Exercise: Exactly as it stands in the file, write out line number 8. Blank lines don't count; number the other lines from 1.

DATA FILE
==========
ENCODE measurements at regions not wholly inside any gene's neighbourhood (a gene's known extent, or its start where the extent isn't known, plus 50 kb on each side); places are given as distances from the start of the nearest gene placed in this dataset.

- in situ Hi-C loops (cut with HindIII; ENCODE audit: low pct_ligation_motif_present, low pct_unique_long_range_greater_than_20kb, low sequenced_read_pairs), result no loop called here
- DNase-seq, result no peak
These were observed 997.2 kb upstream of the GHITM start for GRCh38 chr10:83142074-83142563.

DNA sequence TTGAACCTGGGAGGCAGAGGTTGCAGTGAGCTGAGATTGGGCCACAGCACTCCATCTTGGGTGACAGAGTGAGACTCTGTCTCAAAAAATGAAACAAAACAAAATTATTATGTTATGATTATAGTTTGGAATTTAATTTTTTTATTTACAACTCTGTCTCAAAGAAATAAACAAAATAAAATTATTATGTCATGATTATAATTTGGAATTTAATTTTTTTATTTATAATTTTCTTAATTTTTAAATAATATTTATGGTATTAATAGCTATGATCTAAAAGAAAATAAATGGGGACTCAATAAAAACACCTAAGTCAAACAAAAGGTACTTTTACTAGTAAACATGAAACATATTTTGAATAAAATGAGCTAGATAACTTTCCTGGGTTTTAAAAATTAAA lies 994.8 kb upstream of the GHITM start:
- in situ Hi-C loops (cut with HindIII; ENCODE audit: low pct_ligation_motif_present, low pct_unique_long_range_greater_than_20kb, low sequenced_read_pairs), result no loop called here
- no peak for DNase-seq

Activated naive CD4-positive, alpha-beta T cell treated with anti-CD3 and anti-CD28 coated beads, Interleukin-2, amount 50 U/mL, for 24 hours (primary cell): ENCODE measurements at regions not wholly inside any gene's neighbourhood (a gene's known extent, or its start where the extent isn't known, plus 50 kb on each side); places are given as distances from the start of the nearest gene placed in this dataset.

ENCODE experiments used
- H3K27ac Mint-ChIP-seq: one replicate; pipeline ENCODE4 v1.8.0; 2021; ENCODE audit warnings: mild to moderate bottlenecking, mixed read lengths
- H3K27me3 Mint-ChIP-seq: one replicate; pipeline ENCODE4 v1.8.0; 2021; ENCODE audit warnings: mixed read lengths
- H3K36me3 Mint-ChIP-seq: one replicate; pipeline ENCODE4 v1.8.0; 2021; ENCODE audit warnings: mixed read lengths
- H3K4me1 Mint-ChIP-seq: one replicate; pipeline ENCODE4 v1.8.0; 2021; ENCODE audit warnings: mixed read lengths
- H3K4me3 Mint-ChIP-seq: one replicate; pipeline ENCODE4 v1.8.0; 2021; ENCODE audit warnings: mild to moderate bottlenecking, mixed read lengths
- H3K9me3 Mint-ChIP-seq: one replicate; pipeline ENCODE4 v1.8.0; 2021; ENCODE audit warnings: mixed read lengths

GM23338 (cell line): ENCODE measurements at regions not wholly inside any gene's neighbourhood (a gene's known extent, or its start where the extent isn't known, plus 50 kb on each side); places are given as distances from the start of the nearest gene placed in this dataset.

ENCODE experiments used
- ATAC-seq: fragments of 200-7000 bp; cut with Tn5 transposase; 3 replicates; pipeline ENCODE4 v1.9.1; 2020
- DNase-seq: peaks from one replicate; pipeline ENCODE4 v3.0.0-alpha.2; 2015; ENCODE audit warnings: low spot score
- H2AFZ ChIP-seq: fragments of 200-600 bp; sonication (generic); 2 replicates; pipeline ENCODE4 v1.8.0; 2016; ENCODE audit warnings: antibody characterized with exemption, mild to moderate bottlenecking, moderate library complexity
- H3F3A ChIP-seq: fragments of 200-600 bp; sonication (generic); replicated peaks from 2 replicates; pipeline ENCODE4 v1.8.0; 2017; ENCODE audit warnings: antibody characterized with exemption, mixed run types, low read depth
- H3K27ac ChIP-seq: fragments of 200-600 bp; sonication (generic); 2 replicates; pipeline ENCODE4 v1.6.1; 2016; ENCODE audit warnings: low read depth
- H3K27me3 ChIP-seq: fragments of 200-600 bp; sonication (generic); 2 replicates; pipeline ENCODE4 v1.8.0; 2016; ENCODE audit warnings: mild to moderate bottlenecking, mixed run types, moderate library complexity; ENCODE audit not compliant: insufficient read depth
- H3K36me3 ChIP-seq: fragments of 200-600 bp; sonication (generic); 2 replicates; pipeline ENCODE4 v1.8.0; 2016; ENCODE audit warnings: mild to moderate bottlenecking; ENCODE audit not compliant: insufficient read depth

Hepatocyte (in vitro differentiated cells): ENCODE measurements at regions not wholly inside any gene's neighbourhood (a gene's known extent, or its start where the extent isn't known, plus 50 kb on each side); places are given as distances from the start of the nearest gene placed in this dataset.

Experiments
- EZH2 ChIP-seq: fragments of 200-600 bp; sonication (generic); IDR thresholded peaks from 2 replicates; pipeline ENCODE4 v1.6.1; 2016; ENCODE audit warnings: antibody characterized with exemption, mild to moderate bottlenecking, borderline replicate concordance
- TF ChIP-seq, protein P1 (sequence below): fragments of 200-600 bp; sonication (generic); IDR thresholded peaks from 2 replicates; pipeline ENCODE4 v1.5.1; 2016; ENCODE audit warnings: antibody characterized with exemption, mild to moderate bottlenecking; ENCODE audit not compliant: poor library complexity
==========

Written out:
Activated naive CD4-positive, alpha-beta T cell treated with anti-CD3 and anti-CD28 coated beads, Interleukin-2, amount 50 U/mL, for 24 hours (primary cell): ENCODE measurements at regions not wholly inside any gene's neighbourhood (a gene's known extent, or its start where the extent isn't known, plus 50 kb on each side); places are given as distances from the start of the nearest gene placed in this dataset.